Shooting Morgan


Lately I’ve been creating artificial window light in tight quarters. I really like how whimsical you can make these scenes with just two lights (the window light and the key light). I stuck a Bowens monolight with a 3 foot octabox right up against the window glass on the outside of the house. My key light was another Bowens monolight mounted with a reflector, grid, and barn door, with these light modifiers I was able to control the light in the small room for my moody mood. I decided to shoot this with my new Olympus OMD E-M5 camera. Yes the Olympus sensor gives a different flavor than my Canon stuff, not better not worse just different.

Shooting Lauren in the sewer

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I had the opportunity to shoot Lauren in the bowels of a sewer. Well not a real sewer but rather in a halloween haunted house. The problem of shooting in these haunts are the VERY tight spaces and the lack of ambient light. I wanted to pack light not my usual armada of strobes. I brought just one Bowens moonlight on a C-stand and a couple speed lights. But really my method to the madness was using grids and a barn door to control the scene. From the setup shots above the light on Lauren is a single moonlight with a grid and barn door. The monolight with grid was already tight but adding the barn door gives the flexibility to further dial it in on either or all sides. The background was lit by gelling two speed lights and raking the back wall to my liking. Oh the light on the C-stand is a flashlight for auto focus assist, a must especially in a haunted house.

Thanks Ben Z Mund for your assistance.

Modify the Modifier


My favorite two light modifiers are the 1’x 3’ softbox and the beauty dish. I wanted to combine my favorite attributes of each of those modifiers into a single modifier. The result is a softbox with a built-in reflector and no internal baffle and no front diffusion on the face of the softbox. I liked the coverage of the new modifier and the punchy-ness/contrast caused by the silver reflective material inside the bare softbox. The softbox has a recessed front so I can install a softgrid to limit the spread of light if I choose. Overall I’m happy with the quality of the light output and the control it gives me, I shall be experimenting with this puppy in my portraits in the near future.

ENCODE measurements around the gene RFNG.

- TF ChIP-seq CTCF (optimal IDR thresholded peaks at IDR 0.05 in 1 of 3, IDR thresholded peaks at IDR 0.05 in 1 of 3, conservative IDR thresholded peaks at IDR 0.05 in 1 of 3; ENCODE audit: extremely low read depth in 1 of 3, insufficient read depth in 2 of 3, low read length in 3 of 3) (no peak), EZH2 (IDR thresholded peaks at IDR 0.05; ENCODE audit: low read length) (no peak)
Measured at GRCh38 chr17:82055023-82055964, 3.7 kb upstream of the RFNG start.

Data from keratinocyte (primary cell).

Shooting in the Scamp

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Photographers know what happens when you get a subject close to a lot of light shining from behind the subject. Things can get unpredictable though when you add other elements, in this case cellophane and glass AND get into close quarters. Friends and I got together again this weekend for a BBQ and phoot shoot, two of my favorite summer events all in one. Ben M. has a Scamp trailer thingy and people were shooting from inside the Scamp but I wanted to do something different. I decided to shoot the model from outside-looking-in perspective and decided to try to blow out the interior of the Scamp. The setup shots above tell the story of my build up before putting the model into place. I really didn’t expect the cool textures on the model’s skin from the Scamp’s glass window. Who knows if the cellophane made any effect with that much light bouncing around in a tight place. In the end I liked the look I saw in-camera and shot a few poses I directed through the glass window.

Thanks Jesse B. and Ben M. for the styling, Thanks Randy K. for the use of your speedlight.


Heather's basement shoot


I got to shoot in a friend’s home basement studio recently and man I wish I had a room to convert into a shooting space. The walls were painted a dark grey and I really didn’t have any issues with controlling light for what I was doing. I was surprised how easy it was to gel the wall with color, more so than paper. My favorite part was having furniture to lay and sit in for both the model and myself, it made for a laid back shoot. I tested my new light modifier, a 22 inch silver reflective beauty dish mounted on a Bowens 500ws monolight. My other beauty dish I use is a Bowens dish and is much smaller at 15 inches. I found the extra coverage helped lighting hair a bit better (comparing the two modifiers but I’ll need to test that observation again). Thanks Heather for modeling and Amber for great styling and makeup.

TwitPhoto Guest Quest Finalist!

I search out inspiring creativity on the internet and have discovered that I really enjoy reading photographer’s blogs. One of my favorite photographer’s blog is from Catherine Hall ( Catherine is also a co-host on her tuesday show on ( I’ve found inspiration and direction from Catherine and her many photographer guests who have been interviewed over the past year. Over the last year I have been working on my portfolio, trying to add something great and removing the crap. A great opportunity came up for emerging professional photographers to enter’s Photo Guest Quest portfolio contest. I was excited to submit my work because the judges were artists I respect in the field of photography, they included Zack Arias, Colby Brown, Frank Doorhof, Tamara Lackey, and Art Wolfe. Out of hundreds of entries only one was going to win the whole tamale. I didn’t win the contest but I did place as a finalist. You can read more about it here:

I encourage photographers to have their own work critiqued by artists higher up on the food chain and enter contests to see if you are on track with your vision.